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A Warm Welcome from the University of Wolverhampton Evaluation of curriculum design for a A Warm Welcome from the University of Wolverhampton Evaluation of curriculum design for a Work Based Learning module in construction Paul Hampton

“Proud to deliver accredited RICS courses” Traditional Industrial links • “The Black Country’ • “Proud to deliver accredited RICS courses” Traditional Industrial links • “The Black Country’ • Industrial revolution • Changing expectations (Engel, 1997 and Poikela 1997) describe as a community expectation that graduates not only have a specific knowledge base, but are equipped with the knowledge to solve complex problems in an effective way

‘ local companies - Global Expectations’ ‘ local companies - Global Expectations’

Challenges in designing curriculum? 1. 2. 3. 4. 5. 6. 7. Historically - Construction Challenges in designing curriculum? 1. 2. 3. 4. 5. 6. 7. Historically - Construction industry barometer for economic position of UK – Current state putting increased demand on students time 24, 000 students, over 83% graduates get a job within the first 6 months External Stakeholders Around 3, 000 international students World Class Researchers …reputation Employer engagement of curriculum design Academic models

Pre-requisites - Module n n Inaugural run - 30 credit, year long module WBL Pre-requisites - Module n n Inaugural run - 30 credit, year long module WBL feeds in to the Professional body accredited courses - BSc (Hons) Construction Management, - BSc (Hons) Building Surveying, - BSc (Hons) Quantity Surveying, - BSc (Hons) Commercial Management and Quantity Surveying (not accredited) The students are industry based part-time students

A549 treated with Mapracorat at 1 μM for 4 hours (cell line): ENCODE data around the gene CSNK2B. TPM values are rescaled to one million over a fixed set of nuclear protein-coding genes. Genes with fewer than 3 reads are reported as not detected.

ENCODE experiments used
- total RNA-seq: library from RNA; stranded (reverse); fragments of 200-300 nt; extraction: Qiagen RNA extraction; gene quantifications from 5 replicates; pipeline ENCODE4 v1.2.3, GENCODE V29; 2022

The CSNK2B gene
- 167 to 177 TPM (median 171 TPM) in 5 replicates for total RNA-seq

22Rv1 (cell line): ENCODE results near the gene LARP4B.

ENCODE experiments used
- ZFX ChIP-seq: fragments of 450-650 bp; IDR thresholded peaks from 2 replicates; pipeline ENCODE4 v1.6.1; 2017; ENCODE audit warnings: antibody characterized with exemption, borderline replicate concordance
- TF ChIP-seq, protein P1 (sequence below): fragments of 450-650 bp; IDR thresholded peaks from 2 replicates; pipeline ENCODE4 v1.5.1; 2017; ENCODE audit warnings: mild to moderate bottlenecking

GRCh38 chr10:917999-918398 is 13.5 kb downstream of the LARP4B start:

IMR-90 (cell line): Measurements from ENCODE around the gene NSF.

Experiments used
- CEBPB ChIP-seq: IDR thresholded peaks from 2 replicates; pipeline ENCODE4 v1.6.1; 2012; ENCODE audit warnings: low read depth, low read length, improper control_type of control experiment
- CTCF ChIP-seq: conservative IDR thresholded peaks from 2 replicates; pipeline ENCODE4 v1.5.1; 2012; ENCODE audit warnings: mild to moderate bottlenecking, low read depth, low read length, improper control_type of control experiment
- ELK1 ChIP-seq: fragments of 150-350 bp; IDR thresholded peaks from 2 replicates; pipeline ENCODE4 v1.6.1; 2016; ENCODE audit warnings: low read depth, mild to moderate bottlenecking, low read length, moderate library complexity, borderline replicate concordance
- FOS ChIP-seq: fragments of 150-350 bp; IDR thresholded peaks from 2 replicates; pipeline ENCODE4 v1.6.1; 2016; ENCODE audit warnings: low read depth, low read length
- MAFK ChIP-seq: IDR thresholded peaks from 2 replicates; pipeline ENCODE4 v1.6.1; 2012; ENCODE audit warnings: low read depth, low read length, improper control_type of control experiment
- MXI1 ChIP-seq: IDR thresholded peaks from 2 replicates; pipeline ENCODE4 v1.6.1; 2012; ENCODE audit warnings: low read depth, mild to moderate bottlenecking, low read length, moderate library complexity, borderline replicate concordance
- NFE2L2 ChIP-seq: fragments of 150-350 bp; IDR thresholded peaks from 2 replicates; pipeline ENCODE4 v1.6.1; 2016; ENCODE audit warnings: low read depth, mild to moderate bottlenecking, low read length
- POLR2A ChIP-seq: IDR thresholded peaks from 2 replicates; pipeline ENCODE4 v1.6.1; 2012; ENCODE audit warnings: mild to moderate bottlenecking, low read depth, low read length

Plan > > Pre-consultation with all stakeholders Diagnosis of needs and formulation of objectives Plan > > Pre-consultation with all stakeholders Diagnosis of needs and formulation of objectives Selection of contents / learning outcomes Reflective practitioners – (My aims and objectives) > Evaluation

Pre- consultation Professional bodies 1. Competencies 2. APC – Requirements – Pathway 3. Student Pre- consultation Professional bodies 1. Competencies 2. APC – Requirements – Pathway 3. Student membership University 1. MST (Module Specification Template) 2. Inaugural run Students 1. Liked portfolio 2. Deeper understanding of individual discipline 3. Working with peers Employers. .

Employer Engagement n Employers subscribed to the notion of group discussion, and engagement of Employer Engagement n Employers subscribed to the notion of group discussion, and engagement of questions and answer sessions, so Kolb’s Socio-constructivist model would be ideal. Both the workplace and the weekly tutorials with myself at the University, would encourage what the model portrays ‘engagement of learning with peers’

My Aims and Objectives n I wanted the students to experience ‘transformation’ which would My Aims and Objectives n I wanted the students to experience ‘transformation’ which would entail letting go of earlier, comfortable positions and encounter less familiar and sometimes disconcerting new territory. (Meyer and Land, 2006) Be creative n Subject matter of construction related disciplines, predominately involves problem solving, critical thinking, creative thinking, and skills transfer to new content – Importance in design n Address ‘What will students be able to do after they complete the course, or in this case module, that they could not do before’ - Could I embed and encourage autonomy and mastery of knowledge in the curriculum. n Engagement of our ‘blended learning strategy’ – Podcasting ‘Threshold concepts’……